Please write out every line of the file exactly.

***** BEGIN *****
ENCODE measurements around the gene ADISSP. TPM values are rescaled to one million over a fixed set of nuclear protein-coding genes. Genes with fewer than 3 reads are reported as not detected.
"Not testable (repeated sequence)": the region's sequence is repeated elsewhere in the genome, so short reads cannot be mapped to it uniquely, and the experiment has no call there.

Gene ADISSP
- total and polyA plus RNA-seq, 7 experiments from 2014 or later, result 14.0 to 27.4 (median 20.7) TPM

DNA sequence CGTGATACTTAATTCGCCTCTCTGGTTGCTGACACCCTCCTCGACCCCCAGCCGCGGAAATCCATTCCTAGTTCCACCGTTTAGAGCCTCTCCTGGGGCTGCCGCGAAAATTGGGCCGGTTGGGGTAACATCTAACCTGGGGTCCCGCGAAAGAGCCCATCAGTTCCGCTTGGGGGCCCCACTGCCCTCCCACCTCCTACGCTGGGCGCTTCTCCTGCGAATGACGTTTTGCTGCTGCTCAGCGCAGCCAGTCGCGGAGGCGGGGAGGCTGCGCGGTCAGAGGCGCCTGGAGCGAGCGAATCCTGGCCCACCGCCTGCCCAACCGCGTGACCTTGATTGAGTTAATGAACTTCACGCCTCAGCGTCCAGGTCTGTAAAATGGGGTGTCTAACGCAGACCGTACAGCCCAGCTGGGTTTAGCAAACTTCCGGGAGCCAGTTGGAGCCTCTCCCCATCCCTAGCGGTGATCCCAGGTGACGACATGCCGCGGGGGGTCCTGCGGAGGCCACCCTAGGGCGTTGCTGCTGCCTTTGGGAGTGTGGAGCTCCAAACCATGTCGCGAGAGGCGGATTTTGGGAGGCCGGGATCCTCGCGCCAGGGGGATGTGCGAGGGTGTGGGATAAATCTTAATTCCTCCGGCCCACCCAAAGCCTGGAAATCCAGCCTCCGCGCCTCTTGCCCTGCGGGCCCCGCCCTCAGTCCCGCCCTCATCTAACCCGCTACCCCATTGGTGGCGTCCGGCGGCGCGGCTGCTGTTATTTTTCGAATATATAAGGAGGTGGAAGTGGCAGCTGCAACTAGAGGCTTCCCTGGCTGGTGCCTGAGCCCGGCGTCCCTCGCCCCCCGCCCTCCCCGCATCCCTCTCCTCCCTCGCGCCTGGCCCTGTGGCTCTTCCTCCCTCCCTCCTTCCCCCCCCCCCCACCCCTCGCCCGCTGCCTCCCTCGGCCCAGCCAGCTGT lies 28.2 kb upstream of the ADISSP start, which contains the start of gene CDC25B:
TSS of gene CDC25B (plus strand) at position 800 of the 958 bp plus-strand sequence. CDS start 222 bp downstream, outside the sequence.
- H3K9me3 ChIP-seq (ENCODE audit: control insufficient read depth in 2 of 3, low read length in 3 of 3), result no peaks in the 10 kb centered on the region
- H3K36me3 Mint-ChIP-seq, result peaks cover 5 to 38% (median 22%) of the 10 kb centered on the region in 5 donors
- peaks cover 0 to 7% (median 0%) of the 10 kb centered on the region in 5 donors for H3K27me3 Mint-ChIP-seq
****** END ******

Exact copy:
ENCODE measurements around the gene ADISSP. TPM values are rescaled to one million over a fixed set of nuclear protein-coding genes. Genes with fewer than 3 reads are reported as not detected.
"Not testable (repeated sequence)": the region's sequence is repeated elsewhere in the genome, so short reads cannot be mapped to it uniquely, and the experiment has no call there.

Gene ADISSP
- total and polyA plus RNA-seq, 7 experiments from 2014 or later, result 14.0 to 27.4 (median 20.7) TPM

DNA sequence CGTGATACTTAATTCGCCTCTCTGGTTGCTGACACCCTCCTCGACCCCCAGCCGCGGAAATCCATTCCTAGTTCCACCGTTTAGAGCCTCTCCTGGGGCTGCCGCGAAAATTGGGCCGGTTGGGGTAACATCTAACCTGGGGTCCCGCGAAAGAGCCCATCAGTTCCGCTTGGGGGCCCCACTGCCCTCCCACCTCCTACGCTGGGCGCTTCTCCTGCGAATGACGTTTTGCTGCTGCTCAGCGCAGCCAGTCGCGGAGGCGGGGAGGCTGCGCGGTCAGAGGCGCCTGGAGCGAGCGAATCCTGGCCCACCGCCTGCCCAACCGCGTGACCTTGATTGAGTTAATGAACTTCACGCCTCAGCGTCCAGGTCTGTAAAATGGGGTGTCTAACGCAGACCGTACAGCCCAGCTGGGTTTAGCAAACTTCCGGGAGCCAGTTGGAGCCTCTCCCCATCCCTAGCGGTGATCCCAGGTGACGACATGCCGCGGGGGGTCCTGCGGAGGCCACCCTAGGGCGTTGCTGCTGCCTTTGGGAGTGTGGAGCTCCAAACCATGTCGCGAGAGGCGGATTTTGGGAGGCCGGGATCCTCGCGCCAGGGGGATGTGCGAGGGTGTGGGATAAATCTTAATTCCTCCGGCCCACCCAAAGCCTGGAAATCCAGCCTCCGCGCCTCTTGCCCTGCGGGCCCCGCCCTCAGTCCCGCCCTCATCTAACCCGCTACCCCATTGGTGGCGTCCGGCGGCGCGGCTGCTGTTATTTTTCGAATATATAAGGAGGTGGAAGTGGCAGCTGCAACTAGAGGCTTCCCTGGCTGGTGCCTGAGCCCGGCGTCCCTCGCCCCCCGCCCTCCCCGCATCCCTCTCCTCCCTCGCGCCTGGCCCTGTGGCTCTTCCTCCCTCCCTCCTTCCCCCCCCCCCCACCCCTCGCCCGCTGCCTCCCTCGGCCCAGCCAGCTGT lies 28.2 kb upstream of the ADISSP start, which contains the start of gene CDC25B:
TSS of gene CDC25B (plus strand) at position 800 of the 958 bp plus-strand sequence. CDS start 222 bp downstream, outside the sequence.
- H3K9me3 ChIP-seq (ENCODE audit: control insufficient read depth in 2 of 3, low read length in 3 of 3), result no peaks in the 10 kb centered on the region
- H3K36me3 Mint-ChIP-seq, result peaks cover 5 to 38% (median 22%) of the 10 kb centered on the region in 5 donors
- peaks cover 0 to 7% (median 0%) of the 10 kb centered on the region in 5 donors for H3K27me3 Mint-ChIP-seq